A few people came out of the house and gathered around, taking seats nearby. After awhile, a man in traditional dress (which, for males, consists of a length of colorful wax-print fabric wound around the body and up over one shoulder) approached from the street. After ducking into one of the darkened doorways of the house, he returned to set a carved wooden stool against the wall in (as it turned out) anticipation of Manye's entrance. (I was later told that only people of great distinction in Ghana have ceremonial stools, and that the degree of carvings and other ornamentation on those stools are indicative of their rank and influence.)  He then sat down before us on a stool made of plain wood. He introduced himself in English as Adamnor Banahene Samuel, Manye's spokesman and translator. I later learned that he is a well-educated man who had, for many years, been a teacher.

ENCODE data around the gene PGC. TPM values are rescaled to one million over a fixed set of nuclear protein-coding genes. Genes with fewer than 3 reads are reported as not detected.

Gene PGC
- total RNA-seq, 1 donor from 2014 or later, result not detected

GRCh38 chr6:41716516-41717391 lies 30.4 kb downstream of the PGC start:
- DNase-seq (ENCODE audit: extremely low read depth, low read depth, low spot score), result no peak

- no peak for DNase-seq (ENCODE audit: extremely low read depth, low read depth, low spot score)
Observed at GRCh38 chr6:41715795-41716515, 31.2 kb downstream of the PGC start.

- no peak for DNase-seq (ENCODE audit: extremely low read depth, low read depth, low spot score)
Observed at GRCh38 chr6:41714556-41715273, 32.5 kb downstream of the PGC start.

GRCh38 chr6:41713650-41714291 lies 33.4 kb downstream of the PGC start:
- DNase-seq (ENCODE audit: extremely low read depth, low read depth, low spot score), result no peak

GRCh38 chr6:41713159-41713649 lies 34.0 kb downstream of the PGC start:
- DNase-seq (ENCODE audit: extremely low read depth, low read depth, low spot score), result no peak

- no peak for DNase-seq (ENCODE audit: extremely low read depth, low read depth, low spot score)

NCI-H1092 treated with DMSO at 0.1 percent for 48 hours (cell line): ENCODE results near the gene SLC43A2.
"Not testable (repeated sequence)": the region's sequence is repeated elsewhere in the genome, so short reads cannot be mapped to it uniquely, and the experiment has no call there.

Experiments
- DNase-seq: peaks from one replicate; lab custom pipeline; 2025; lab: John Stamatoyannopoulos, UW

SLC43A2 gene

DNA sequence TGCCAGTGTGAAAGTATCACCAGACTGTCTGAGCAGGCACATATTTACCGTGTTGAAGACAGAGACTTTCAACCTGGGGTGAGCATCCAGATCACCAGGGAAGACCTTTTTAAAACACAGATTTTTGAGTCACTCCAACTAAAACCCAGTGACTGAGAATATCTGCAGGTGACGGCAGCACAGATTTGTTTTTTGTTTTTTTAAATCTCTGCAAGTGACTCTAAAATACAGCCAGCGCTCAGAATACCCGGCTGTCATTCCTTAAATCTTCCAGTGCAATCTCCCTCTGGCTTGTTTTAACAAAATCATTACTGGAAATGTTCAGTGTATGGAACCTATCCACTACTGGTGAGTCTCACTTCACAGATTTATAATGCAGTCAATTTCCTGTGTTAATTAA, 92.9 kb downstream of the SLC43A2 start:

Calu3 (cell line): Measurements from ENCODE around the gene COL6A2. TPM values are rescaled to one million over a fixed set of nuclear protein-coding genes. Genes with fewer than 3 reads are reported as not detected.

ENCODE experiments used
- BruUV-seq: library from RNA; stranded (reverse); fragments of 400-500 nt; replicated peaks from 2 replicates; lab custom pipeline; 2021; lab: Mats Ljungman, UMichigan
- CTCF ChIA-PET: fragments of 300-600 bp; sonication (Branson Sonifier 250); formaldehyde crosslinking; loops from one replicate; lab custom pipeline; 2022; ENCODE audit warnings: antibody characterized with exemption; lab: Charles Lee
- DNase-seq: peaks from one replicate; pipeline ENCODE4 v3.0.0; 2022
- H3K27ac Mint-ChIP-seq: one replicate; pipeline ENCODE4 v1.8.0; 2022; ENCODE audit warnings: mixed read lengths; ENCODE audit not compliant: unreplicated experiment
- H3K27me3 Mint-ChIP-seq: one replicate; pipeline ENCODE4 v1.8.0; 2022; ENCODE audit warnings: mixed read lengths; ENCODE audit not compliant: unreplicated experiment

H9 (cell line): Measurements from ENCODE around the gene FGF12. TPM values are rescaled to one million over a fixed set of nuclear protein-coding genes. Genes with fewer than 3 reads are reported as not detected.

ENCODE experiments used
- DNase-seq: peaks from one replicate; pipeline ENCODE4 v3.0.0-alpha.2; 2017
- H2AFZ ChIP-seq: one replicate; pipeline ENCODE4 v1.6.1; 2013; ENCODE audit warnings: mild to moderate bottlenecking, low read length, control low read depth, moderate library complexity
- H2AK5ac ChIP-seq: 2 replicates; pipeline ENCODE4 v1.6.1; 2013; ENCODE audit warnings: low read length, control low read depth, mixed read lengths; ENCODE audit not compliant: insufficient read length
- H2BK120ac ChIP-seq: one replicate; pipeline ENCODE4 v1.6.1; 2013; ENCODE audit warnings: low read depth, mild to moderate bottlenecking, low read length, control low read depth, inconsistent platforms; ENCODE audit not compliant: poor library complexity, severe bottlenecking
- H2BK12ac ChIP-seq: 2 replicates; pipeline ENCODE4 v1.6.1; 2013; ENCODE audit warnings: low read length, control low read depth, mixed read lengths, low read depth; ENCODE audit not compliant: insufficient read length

Let me state here that one of the most frustrating things for me when I'm in Ghana, and the thing that most holds me back as I try to learn to negotiate my way through the culture, is that, when people translate, they tend to mention only the parts that they deem it important for me to know. Unfortunately, what they think is important and what I think is important are two vastly different things. But no matter how hard I try, I can't seem to convince anyone (even Bernard) that I want to hear it all--every single word! Instead, a typical scenario has someone talking for three or four minutes without a pause, after which my translator-of-the-day will offer a one- or two-sentence explanation of what has been said. Grrrr!